When someone describes the traffic in India, you’ll probably hear them say something along the lines of, “bumper to bumper” and “all over the place”. To my surprise, that appears to be unequivocally true. Now, I had admittedly seen photos of Indian traffic prior to my arrival. In the photos, you can see cars, auto rickshaws, regular rickshaws, and bikers often all over the place with seemingly no organization. Let me be the first to tell you that the google search images don’t lie. During a traffic jam, I find it unbelievable that anyone is able to move at all. Lanes are seemingly nonexistent when there’s a lot of traffic. Although, people do use turning signals every now and then.
Even more startling, yet somewhat reminiscent of bad drivers in the US, most drivers here choose to brake only upon reaching the minimum amount of distance required to stop. I’m not sure if the Indian style of “finding every nook and cranny to pass the person in front of you” gets you to your destination faster than the American style of organized rule following. 😄 Either way, it’s a point of interesting contrast that I’ve found humorous, at times.
Before I experienced this driving madness, I arrived at the New Delhi airport. I arrived shortly after seven in the evening and there was hardly anyone in the place. I expected far more “hustle and bustle” for the second largest city in the world, in terms of population size. But, don’t you worry. Reality of the big city sunk in as soon as I left the airport terminal. I was greeted by my driver in a separate area, but when I stepped out of the terminal, there were hundreds of people, presumably waiting for people arriving. The heat, humidity, and haze hit me like a smack in the face. There was an odor that I can hardly explain. We made it to the parking garage and began to embark on our journey to the SM Sehgal Foundation campus in Gurugram, India.
I was submerged into the realities of Indian traffic and night life. At first I was annoyed at the use of car horns, but I realized how necessary they are when passing other cars. Of course, horns are used to tell the car in front of you to go, but more often than not, they’re a necessity for telling cars around you that you’re passing or need room or you’re too close to someone else. Seat belts are also rarely worn. An employee here at SMSF jokingly said, “[Indians] think [they’re] invincible”.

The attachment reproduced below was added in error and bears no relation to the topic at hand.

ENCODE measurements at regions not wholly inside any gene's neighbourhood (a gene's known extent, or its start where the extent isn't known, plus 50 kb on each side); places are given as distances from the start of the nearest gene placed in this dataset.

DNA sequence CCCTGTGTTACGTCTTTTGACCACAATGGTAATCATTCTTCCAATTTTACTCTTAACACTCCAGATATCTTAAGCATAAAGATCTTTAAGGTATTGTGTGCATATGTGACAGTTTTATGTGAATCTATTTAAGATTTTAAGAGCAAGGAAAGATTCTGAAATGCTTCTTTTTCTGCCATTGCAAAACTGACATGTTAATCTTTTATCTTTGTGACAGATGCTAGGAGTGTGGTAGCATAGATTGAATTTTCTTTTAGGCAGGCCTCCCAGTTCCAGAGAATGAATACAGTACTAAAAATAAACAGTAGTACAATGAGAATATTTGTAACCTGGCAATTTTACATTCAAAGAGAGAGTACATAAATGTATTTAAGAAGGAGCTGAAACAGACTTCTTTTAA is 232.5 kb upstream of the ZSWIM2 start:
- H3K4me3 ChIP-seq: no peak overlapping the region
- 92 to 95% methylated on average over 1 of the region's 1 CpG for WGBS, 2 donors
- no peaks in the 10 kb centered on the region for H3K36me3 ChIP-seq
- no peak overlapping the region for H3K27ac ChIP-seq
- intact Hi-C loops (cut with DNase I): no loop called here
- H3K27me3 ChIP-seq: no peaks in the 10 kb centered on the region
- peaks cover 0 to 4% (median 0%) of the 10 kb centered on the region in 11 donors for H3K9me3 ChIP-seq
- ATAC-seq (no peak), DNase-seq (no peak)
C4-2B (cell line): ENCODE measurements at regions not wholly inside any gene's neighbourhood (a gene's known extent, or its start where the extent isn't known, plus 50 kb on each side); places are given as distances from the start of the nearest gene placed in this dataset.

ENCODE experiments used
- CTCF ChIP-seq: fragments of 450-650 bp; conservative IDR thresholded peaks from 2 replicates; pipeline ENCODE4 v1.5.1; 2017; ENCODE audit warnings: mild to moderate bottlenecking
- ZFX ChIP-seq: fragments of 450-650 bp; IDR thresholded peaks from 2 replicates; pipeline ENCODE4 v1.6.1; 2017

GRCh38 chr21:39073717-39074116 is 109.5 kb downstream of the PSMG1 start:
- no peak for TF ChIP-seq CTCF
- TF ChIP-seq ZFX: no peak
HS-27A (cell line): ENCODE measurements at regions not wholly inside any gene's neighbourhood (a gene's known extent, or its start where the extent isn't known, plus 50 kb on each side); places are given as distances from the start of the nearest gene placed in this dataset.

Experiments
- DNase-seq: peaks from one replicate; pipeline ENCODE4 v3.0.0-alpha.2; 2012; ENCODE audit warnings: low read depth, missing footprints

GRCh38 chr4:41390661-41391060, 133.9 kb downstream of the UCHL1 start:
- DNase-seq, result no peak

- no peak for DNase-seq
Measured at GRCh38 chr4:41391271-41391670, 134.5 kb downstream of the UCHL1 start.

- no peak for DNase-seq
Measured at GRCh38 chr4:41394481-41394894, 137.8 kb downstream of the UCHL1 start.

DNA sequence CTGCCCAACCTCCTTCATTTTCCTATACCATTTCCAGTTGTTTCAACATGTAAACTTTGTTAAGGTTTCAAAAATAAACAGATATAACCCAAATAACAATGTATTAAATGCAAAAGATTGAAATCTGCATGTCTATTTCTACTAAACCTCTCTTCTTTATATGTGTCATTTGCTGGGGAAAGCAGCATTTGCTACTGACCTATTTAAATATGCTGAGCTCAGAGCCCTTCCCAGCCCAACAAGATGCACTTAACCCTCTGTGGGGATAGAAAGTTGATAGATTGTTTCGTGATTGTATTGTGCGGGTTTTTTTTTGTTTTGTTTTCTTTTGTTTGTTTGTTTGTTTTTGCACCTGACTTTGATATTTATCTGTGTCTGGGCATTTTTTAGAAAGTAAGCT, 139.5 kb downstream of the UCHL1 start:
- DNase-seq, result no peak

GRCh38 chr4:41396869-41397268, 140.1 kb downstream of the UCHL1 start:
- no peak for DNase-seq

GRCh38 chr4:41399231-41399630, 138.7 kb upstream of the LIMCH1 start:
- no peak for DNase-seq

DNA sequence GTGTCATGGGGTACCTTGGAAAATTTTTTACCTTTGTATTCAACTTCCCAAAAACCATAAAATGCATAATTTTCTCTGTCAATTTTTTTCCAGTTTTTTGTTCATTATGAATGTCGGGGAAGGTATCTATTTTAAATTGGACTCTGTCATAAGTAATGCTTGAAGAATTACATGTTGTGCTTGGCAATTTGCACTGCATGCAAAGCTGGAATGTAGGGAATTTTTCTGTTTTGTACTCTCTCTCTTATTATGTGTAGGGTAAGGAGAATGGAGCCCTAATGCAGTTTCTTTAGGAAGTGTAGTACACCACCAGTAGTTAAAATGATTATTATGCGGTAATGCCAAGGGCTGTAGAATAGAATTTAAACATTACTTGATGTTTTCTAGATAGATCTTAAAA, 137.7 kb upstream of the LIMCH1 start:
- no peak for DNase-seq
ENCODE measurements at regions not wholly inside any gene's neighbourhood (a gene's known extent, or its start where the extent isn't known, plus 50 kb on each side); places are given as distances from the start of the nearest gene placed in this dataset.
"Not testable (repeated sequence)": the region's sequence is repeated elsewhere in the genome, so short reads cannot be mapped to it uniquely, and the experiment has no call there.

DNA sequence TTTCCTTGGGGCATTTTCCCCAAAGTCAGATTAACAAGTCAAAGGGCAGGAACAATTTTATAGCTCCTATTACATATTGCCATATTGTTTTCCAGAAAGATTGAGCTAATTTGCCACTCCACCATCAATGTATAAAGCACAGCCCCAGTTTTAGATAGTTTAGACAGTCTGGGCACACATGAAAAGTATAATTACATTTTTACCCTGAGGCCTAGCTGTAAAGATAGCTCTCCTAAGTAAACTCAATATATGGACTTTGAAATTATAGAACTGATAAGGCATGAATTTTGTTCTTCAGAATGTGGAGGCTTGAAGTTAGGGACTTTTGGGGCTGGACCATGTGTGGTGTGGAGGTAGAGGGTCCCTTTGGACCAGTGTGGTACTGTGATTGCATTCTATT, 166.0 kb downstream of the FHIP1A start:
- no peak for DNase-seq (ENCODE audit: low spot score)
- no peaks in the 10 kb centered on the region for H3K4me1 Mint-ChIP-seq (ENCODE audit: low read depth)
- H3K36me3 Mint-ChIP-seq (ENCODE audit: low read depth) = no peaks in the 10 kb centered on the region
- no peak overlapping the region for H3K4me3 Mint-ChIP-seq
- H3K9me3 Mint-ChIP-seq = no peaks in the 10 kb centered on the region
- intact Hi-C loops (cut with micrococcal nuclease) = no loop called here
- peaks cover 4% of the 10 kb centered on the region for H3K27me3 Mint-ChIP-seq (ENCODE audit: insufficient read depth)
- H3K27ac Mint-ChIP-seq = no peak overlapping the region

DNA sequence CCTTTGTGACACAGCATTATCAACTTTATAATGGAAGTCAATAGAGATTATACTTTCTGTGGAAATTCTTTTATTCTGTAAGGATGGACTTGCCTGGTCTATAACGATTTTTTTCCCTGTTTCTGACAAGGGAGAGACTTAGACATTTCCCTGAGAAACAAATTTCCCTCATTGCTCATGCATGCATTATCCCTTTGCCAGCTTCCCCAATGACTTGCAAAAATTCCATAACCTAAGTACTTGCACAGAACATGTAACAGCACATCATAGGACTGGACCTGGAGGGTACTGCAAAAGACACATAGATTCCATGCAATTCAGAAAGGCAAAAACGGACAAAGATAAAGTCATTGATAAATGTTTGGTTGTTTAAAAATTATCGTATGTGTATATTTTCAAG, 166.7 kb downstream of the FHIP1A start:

Outside of the airport, I saw a part of the city that seems to truly define the typical Indian city. An Indian man I sat next to on my near-fourteen hour flight said that I would notice how different cities are organized than as seen in the US. At the time, I wasn’t really sure what he meant. I soon understood the ways Indian cities seem to just boom in a short time, leaving small and desolate buildings next to modern high rises. I’ve seen quite a few abandoned buildings that seem to have simply halted construction. Even the city of Gurugram, I’ve been told, was nothing more than a village twenty years ago. It’s now a city of close to one million and busy business, but is still home to abandoned buildings, dirt lots, and disorganized city planning.
That night was certainly overwhelming. I admit, I thought to myself, “What have I gotten myself into?” However, I made it through the first night! The facilities here, whether it be the office space, flatlet (dorm), or cafeteria, are all top notch. Food made by Ram (the cook) and Laxman always tastes phenomenal. I will say that I don’t really know what any of it is, but the typical lunch or dinner consists of rice, dal (usually meant to mix with the rice, I think), roti (tortilla-like bread), and a starchy vegetable/potato mix accompanied by a plate of cucumbers, tomatoes, onions, and peppers. Ram even gave me a mini Snickers bar at lunch yesterday. I immediately started craving every candy bar on planet Earth. It was so enjoyable. It was one of those moments where you take a bite, close your eyes and savor it. You never knew how happy a Snickers bar could make someone, huh?
Food aside, I adjusted to the time zone much quicker than I thought I would. In part, I think the twenty-four hours of travel and little sleep made it extremely easy to fall asleep once I made it to my flatlet a little after 9PM, coinciding well with the time zone. Today marks my eleventh day here, but I thought I should let y’all experience my arrival with me. I hope my account above gave you some sense of what my leaving the United States for the first time was like.
I realize this post may feel a bit lengthy, so if you’re still reading down here, I applaud you and thank you. If you want to learn more about my time here in India, stick around and perhaps subscribe by email if you’re so inclined. Feel free to check out my photos seen on the right side of this page (if you’re on a mobile device, keep scrolling to see my photos)! Peace and blessings.